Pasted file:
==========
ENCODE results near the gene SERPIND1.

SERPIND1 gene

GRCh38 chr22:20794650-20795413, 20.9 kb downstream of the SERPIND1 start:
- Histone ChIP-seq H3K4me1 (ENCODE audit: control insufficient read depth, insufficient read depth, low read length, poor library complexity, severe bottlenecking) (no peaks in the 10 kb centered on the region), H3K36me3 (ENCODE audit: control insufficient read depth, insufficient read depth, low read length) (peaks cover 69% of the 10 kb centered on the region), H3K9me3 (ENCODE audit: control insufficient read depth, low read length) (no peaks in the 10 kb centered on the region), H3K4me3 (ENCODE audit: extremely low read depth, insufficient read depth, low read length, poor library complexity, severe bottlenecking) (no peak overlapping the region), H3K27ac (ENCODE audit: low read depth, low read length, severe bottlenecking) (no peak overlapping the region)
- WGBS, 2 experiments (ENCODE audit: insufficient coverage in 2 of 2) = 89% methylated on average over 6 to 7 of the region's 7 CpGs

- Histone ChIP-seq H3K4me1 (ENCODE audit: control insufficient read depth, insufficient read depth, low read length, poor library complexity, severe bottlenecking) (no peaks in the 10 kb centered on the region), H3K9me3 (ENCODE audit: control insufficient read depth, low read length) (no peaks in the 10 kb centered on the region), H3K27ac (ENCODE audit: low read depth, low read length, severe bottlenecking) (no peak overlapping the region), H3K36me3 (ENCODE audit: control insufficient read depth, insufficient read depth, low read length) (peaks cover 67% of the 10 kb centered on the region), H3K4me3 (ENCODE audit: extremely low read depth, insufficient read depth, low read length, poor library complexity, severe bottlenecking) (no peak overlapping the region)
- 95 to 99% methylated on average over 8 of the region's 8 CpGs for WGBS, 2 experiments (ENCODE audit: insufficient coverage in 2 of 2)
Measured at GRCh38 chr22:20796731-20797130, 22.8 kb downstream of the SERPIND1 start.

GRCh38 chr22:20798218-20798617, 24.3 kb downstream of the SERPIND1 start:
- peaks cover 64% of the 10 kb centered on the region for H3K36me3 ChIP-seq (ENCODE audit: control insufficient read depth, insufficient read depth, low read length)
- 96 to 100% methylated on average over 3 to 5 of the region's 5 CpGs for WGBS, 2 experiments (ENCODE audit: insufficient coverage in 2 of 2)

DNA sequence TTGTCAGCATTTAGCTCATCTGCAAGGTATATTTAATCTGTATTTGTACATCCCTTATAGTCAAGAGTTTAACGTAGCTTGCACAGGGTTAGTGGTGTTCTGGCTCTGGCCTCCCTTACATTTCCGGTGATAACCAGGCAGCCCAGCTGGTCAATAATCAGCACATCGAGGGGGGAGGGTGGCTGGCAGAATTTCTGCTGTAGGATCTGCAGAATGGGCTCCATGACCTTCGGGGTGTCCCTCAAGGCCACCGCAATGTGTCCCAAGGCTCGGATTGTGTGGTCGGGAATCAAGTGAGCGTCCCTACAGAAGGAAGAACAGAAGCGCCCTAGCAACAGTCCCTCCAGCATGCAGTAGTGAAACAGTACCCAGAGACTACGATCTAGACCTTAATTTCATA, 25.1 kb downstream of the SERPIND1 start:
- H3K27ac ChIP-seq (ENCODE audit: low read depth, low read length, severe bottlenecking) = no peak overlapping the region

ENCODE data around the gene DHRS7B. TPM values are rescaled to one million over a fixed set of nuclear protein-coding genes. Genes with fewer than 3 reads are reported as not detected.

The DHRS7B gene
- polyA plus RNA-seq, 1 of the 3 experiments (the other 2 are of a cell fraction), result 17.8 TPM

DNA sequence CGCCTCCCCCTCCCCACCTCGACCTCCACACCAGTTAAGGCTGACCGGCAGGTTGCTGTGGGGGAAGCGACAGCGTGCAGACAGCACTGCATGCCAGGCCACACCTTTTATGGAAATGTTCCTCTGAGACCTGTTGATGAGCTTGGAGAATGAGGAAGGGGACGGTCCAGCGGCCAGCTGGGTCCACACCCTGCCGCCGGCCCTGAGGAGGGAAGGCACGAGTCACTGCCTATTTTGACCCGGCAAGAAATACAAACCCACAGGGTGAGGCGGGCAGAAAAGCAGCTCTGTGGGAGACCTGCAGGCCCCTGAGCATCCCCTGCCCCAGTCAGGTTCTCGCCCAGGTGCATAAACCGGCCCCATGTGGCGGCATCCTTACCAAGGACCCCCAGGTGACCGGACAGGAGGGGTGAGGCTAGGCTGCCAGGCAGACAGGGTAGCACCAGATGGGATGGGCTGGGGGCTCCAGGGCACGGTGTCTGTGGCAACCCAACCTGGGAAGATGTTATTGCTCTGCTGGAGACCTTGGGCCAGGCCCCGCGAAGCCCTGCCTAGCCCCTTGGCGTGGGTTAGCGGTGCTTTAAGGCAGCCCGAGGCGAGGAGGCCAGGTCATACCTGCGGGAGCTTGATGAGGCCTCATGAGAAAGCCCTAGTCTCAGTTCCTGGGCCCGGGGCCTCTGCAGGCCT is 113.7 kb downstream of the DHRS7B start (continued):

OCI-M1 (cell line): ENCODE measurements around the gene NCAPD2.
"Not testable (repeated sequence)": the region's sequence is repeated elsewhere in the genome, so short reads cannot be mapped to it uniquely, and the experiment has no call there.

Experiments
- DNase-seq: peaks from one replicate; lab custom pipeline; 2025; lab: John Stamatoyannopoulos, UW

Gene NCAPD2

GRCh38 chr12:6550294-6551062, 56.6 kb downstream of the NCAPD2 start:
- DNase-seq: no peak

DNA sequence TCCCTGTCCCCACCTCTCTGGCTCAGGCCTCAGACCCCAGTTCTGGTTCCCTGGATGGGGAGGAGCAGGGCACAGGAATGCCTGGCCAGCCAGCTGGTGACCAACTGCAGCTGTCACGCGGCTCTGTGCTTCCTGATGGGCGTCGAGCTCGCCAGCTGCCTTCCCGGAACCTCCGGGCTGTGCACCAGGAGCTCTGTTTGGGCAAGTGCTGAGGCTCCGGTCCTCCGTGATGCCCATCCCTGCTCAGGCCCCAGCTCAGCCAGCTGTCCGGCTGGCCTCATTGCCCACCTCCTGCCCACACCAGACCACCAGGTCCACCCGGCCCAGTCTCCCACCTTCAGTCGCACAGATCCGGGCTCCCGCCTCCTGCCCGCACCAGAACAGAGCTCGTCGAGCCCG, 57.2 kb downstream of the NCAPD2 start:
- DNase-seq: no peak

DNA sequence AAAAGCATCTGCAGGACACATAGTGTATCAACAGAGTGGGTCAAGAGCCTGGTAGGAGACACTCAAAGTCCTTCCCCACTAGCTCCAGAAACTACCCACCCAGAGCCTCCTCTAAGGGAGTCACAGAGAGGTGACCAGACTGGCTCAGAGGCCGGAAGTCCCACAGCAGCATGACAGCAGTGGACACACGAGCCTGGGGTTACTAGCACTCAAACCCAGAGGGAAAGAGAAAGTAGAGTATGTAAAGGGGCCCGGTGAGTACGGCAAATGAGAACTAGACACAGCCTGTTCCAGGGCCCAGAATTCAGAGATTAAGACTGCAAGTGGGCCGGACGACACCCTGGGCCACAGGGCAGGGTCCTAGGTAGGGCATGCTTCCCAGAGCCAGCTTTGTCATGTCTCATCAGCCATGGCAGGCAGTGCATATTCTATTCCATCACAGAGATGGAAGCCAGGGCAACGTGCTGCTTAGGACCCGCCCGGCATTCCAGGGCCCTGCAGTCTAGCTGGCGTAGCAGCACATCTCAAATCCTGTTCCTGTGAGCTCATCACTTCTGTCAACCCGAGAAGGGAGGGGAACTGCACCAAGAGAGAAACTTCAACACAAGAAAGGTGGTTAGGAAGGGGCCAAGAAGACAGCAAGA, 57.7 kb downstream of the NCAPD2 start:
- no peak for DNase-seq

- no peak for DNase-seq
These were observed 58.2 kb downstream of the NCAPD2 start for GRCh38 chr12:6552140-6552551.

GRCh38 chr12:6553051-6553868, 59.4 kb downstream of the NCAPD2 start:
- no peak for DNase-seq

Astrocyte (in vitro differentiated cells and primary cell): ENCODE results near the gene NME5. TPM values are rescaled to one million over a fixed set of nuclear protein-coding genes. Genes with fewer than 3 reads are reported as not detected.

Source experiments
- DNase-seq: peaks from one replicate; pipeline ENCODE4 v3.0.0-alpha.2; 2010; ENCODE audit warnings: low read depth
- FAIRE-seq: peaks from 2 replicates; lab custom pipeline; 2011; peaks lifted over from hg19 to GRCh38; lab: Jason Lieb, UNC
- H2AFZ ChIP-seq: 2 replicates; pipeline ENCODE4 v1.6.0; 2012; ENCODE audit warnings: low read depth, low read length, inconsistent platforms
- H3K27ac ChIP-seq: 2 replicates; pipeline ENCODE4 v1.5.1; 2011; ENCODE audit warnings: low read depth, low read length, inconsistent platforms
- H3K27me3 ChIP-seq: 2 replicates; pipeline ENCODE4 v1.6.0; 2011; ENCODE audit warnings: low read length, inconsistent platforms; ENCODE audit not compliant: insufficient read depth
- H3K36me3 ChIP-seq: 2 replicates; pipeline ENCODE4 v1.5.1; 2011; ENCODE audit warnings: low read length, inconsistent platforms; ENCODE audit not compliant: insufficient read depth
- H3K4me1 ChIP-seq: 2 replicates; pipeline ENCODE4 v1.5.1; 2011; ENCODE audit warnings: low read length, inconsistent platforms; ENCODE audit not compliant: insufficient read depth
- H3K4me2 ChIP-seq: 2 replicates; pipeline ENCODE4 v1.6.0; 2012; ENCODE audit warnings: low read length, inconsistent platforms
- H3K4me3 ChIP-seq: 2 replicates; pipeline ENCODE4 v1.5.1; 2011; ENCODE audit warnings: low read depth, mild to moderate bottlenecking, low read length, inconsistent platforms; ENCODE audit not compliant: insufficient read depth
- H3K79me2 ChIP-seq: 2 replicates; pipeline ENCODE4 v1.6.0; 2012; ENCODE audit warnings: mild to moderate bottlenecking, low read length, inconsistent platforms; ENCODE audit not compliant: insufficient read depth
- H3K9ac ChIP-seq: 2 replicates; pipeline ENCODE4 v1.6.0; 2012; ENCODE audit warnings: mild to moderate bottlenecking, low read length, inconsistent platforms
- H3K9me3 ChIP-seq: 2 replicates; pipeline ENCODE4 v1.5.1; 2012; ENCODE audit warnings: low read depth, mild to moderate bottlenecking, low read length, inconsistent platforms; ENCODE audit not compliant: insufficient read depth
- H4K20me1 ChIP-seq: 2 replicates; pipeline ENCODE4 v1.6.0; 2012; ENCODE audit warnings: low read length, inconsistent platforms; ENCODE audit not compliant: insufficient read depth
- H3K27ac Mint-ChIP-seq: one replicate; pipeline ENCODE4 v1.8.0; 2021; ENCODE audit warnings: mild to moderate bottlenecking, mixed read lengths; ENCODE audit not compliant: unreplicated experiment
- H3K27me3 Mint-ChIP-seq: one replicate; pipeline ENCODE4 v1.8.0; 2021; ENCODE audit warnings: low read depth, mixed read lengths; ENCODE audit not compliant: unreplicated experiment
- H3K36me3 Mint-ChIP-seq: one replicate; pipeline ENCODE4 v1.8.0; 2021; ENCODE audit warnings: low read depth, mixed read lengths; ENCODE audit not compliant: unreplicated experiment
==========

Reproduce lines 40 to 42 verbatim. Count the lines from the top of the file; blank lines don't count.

- H3K36me3 ChIP-seq: 2 replicates; pipeline ENCODE4 v1.5.1; 2011; ENCODE audit warnings: low read length, inconsistent platforms; ENCODE audit not compliant: insufficient read depth
- H3K4me1 ChIP-seq: 2 replicates; pipeline ENCODE4 v1.5.1; 2011; ENCODE audit warnings: low read length, inconsistent platforms; ENCODE audit not compliant: insufficient read depth
- H3K4me2 ChIP-seq: 2 replicates; pipeline ENCODE4 v1.6.0; 2012; ENCODE audit warnings: low read length, inconsistent platforms